But doesn’t more heat lead to drought? There are three problems with that view. First, as noted above, there is so little additional heat, on the order of 0.1 degree C. Second, the correlation between warmth and drought is tenuous. A 2016 study points out that world drought was most severe in the 12th and 15th centuries. Interestingly, the 12th century was warm and the 15th century was cold.12 That study’s lead author, Fredrik Ljungqvist of Stockholm University, said that’s because “much of the change [in drought conditions] is not only driven by temperature, but some internal, more random variability.”13 In support of this finding, Justin Sheffield concluded in a Nature paper that “there has been little change in drought over the past 60 years.”14 Third, as Seager and his coauthors point out, if the theories that underpin the climate models are correct, California should get more precipitation during winter, not less. Remember that many of the warmest places on Earth are also the wettest and many of the coldest are the driest. So much for warmer equals drier.

The world has gotten slightly warmer, and forest management has gotten progressively worse, but what changed more over the last decade in California? Precipitation.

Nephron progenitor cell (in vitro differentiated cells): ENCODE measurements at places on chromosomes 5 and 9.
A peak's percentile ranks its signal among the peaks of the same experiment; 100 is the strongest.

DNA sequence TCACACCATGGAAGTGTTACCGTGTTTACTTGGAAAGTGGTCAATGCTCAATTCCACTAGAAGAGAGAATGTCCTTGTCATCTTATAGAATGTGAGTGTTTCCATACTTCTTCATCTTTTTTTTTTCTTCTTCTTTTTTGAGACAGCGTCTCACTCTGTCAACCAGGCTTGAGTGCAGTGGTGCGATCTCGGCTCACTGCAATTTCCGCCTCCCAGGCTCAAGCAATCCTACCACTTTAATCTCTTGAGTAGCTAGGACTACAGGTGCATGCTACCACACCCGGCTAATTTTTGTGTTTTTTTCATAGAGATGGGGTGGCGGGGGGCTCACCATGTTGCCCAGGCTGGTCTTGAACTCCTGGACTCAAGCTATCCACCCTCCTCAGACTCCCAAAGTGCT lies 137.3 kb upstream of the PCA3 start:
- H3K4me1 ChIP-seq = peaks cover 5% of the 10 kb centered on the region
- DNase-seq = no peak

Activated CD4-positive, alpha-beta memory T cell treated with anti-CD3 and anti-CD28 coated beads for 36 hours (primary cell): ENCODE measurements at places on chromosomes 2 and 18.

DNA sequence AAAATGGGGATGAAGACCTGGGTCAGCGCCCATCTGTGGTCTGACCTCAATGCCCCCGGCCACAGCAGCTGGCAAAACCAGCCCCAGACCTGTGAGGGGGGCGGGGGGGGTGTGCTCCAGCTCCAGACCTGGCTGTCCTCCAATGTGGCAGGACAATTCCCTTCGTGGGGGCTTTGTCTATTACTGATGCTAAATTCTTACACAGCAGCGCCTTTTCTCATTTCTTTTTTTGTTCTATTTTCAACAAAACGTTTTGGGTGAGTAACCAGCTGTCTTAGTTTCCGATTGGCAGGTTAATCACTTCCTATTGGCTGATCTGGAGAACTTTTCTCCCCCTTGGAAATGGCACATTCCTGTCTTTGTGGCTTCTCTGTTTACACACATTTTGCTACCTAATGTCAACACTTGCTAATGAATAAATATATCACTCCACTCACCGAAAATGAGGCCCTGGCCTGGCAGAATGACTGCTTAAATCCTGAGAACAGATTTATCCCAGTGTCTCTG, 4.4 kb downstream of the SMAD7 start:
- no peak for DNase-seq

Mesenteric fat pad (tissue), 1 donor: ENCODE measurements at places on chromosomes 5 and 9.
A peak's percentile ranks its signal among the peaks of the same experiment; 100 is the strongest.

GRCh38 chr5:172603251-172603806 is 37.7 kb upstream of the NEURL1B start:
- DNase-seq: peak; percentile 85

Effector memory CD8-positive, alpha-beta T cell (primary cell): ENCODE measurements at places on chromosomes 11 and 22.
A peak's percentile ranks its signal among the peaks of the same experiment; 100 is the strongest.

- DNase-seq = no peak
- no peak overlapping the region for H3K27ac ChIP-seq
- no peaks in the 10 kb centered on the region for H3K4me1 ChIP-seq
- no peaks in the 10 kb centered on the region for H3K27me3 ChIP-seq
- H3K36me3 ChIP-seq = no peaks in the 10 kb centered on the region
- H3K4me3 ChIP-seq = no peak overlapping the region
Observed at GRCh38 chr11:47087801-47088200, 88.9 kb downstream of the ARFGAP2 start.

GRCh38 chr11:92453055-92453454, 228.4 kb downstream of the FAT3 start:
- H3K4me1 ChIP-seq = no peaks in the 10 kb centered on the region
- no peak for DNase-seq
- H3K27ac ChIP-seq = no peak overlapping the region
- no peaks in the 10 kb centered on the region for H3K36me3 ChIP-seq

Corporate Greed and C-SPAN

A standard claim that economists confront when the price of a good increases (the good is often oil) is that the price rose because corporations (especially oil companies) are greedy.

There are two problems with that explanation. First, if greed is the cause, how do we explain oil price decreases? Second, and in line with our point that we should always ask what has changed, did the corporations suddenly become greedy or, if prices fell, less greedy? Weren’t they always ‘greedy’—aka profit-maximizing?

In his book The Political Spectrum: The Tumultuous Liberation of Wireless Technology, from Herbert Hoover to the Smartphone, economist Thomas Winslow Hazlett gives a beautiful example of a commentator using greed to explain something that happened, thereby missing a much more likely cause that is staring him right in the face.